I think mostly this question is of how to live now. To me it's inextricably linked with a sense of self-realisation. I am
but the question of of what if I'm not
guides us to how
we should be. I'm struck by the quiet repose that some gain in later life from a life well lived
. If at some point we can say, "I'm ready", I sense it is precisely because of the state this "I" is brought forth in which is a reflection of what we've done in life, both intenally and externally. There's completion to the life narrative as it were.
Nevertheless, I am action and I don't think I can relate to non-existence, as it is in actuality. But it seems to be the nature of I to try to relate so relation to non-existence becomes a perversion. Rather than the unconscious of sleep, it is envisaged more as a sci-fi/fantasy style scenario of perhaps a consciousness that is divorced from the world, like a ghost that can move about and experience but not connect
with what is most dear. Like the idea that people are going on without us, "oh it's a shame about so-and-so etc", but I'm right here! Please see me, please acknowledge me etc. This latent anxiety might not be especially conscious to the individual of course.
Having watched the remainder of that discussion with the late Hitchens and co, I was especially struck by the question of what an atheist can offer the dying or the bereaved. What came to mind is the account Carl Sagan's wife has given us:
When my husband died, because he was so famous and known for not being a believer, many people would come up to me-it still sometimes happens-and ask me if Carl changed at the end and converted to a belief in an afterlife. They also frequently ask me if I think I will see him again. Carl faced his death with unflagging courage and never sought refuge in illusions. The tragedy was that we knew we would never see each other again. I don’t ever expect to be reunited with Carl. But, the great thing is that when we were together, for nearly twenty years, we lived with a vivid appreciation of how brief and precious life is. We never trivialized the meaning of death by pretending it was anything other than a final parting. Every single moment that we were alive and we were together was miraculous-not miraculous in the sense of inexplicable or supernatural. We knew we were beneficiaries of chance… . That pure chance could be so generous and so kind… . That we could find each other, as Carl wrote so beautifully in Cosmos, you know, in the vastness of space and the immensity of time… . That we could be together for twenty years. That is something which sustains me and it’s much more meaningful… . The way he treated me and the way I treated him, the way we took care of each other and our family, while he lived. That is so much more important than the idea I will see him someday. I don’t think I’ll ever see Carl again. But I saw him. We saw each other. We found each other in the cosmos, and that was wonderful.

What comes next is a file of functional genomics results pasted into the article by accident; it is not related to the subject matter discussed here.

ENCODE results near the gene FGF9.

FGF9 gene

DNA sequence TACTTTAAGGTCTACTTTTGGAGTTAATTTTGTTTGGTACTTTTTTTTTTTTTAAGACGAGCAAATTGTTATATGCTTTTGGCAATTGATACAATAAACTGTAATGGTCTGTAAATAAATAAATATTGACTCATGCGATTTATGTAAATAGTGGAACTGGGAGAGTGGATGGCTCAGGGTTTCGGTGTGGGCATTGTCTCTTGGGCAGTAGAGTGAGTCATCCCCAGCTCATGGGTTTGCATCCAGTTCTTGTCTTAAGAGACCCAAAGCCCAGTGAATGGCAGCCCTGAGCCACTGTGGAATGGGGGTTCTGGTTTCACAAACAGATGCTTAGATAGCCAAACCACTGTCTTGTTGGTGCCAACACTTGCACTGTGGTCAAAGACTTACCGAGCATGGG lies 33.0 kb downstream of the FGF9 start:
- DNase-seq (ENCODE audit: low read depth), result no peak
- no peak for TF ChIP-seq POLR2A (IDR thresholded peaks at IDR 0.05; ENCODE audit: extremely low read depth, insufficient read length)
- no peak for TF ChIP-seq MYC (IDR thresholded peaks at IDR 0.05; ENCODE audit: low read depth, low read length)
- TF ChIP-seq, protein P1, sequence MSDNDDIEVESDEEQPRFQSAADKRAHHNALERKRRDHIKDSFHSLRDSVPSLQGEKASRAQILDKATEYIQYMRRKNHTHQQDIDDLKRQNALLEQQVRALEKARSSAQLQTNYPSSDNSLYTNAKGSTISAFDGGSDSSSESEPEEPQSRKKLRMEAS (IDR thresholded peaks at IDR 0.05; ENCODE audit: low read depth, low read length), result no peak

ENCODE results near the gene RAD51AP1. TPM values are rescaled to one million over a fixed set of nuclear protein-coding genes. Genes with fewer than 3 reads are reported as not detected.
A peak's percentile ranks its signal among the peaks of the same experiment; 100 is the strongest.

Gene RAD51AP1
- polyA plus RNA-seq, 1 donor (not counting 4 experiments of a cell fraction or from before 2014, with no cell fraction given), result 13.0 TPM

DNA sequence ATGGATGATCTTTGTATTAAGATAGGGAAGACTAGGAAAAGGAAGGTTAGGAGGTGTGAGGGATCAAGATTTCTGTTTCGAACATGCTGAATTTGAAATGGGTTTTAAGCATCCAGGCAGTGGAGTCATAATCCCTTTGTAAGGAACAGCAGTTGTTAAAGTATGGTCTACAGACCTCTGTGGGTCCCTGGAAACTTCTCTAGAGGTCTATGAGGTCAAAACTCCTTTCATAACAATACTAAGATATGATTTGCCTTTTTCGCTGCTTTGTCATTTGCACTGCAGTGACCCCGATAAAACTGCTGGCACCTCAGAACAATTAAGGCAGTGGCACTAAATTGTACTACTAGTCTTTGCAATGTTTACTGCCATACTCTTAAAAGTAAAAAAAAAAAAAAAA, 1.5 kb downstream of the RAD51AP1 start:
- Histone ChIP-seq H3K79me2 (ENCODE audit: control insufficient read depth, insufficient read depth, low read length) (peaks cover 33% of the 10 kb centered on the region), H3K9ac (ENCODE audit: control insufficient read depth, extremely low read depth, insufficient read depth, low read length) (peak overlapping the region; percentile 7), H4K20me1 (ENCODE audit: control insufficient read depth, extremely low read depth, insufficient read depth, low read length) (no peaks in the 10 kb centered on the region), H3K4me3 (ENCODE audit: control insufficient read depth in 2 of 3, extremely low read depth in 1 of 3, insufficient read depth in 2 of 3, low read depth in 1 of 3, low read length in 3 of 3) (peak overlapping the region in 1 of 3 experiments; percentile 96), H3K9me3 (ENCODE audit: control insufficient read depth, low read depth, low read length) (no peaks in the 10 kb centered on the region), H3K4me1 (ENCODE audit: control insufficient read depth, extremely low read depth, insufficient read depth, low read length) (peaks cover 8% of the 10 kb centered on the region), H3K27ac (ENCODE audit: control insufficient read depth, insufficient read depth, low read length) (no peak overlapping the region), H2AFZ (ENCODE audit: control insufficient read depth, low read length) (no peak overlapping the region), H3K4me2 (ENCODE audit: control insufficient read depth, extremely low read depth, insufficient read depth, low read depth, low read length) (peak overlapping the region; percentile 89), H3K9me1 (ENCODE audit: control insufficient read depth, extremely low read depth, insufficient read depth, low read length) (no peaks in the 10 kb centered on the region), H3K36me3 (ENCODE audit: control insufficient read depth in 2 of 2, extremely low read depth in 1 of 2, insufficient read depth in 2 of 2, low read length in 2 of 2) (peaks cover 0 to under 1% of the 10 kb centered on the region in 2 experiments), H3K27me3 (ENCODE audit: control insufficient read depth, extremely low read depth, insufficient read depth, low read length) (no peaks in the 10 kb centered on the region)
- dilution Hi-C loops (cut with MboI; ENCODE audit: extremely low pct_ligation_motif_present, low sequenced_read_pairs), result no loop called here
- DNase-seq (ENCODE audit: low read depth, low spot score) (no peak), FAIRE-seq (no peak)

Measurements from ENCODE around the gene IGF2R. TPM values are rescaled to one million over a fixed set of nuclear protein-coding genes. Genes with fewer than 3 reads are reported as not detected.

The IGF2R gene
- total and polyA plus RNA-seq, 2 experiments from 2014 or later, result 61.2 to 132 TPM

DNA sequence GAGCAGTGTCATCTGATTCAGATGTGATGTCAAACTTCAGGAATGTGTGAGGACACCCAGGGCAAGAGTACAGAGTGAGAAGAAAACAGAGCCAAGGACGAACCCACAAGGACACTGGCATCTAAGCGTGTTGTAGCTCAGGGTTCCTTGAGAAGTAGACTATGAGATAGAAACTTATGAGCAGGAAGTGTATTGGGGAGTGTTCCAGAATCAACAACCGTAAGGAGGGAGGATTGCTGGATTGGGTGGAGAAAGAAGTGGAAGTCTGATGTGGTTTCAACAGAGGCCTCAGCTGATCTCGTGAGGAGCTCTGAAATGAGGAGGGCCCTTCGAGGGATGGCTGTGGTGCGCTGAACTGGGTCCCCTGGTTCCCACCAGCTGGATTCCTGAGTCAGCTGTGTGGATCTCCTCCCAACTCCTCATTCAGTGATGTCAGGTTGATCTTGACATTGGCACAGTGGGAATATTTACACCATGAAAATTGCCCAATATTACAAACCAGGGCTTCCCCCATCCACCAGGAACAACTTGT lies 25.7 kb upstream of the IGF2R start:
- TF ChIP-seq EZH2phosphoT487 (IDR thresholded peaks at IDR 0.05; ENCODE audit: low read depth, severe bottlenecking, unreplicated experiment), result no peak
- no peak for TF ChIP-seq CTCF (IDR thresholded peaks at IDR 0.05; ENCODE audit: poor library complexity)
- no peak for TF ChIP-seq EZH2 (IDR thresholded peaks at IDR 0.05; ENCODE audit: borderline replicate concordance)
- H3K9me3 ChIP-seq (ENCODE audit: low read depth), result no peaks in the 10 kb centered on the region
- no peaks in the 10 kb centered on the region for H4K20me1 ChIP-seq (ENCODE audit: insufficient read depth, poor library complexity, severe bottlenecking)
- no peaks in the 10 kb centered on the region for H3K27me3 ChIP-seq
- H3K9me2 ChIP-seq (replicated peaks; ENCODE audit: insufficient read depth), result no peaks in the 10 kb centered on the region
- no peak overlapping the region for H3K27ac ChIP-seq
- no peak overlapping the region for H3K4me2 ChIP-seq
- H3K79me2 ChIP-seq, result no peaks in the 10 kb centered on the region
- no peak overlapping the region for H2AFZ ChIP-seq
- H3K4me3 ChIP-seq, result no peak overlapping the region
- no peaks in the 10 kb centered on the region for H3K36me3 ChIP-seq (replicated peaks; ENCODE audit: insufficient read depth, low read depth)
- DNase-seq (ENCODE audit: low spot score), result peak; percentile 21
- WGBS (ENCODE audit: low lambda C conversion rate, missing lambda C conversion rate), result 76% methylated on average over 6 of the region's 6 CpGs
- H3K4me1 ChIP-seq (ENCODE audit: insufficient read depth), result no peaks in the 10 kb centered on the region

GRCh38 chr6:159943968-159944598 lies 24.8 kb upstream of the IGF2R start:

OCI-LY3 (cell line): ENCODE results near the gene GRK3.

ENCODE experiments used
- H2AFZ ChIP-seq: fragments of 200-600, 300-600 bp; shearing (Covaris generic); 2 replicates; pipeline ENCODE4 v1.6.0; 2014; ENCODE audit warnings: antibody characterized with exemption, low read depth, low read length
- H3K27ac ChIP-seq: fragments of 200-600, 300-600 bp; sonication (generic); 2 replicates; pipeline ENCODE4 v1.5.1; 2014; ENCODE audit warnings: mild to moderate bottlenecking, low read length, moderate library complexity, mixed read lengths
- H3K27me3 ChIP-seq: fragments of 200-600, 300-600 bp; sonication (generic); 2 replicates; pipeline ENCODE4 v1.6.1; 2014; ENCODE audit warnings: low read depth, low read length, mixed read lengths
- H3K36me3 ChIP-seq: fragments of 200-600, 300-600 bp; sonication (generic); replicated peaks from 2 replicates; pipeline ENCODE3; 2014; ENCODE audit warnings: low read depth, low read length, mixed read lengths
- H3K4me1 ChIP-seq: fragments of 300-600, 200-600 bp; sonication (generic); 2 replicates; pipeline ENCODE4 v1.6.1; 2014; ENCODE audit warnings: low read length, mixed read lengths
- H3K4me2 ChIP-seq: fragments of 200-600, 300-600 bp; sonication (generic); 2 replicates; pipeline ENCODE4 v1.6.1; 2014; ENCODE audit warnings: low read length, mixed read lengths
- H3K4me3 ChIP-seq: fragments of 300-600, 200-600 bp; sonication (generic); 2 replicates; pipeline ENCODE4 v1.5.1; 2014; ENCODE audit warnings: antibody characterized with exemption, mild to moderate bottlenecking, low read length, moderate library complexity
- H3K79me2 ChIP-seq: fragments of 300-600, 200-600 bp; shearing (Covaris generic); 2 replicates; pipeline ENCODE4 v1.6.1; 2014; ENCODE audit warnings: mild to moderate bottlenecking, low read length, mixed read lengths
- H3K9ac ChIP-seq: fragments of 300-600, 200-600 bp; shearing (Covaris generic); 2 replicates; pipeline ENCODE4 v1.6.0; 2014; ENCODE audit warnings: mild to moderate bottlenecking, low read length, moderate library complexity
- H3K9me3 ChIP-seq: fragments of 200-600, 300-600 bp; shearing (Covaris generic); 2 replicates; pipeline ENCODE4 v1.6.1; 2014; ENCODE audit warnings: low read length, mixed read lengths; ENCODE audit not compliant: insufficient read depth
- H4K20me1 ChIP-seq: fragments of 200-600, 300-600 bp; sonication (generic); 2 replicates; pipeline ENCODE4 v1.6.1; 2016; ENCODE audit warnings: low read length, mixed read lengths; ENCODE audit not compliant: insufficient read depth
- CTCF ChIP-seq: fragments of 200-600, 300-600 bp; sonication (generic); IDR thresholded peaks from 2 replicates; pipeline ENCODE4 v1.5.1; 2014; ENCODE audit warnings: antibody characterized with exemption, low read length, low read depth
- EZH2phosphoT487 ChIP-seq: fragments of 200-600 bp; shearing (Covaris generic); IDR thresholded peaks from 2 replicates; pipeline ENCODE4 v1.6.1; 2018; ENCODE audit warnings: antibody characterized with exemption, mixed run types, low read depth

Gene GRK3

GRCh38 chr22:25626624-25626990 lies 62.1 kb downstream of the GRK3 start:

This feeling may not be especially helpful to someone on a deathbed that cannot in some way, come to terms with themself. But it allows for the possibility of coming to terms with oneself by means of what we have rather than what we don't. Even if those "haves" form a relatively meagre list by the standards of another. That is besides the point because nobody can die for you.
Some believers turn the problem around by suggesting we perhaps rid ourselves of the anxiety of "rushing for completion" before the bell tower tolls because there already is a wider meaning that encompasses us that is apart from our efforts but can only be realised through them. So then it is not
a question of this life not mattering because there is something beyond it but rather everything in this life matters as a means of understanding that there is something beyond it. I discount neither approach in and of itself but respect those who are genuine
in an acknowledgement of "the human problem".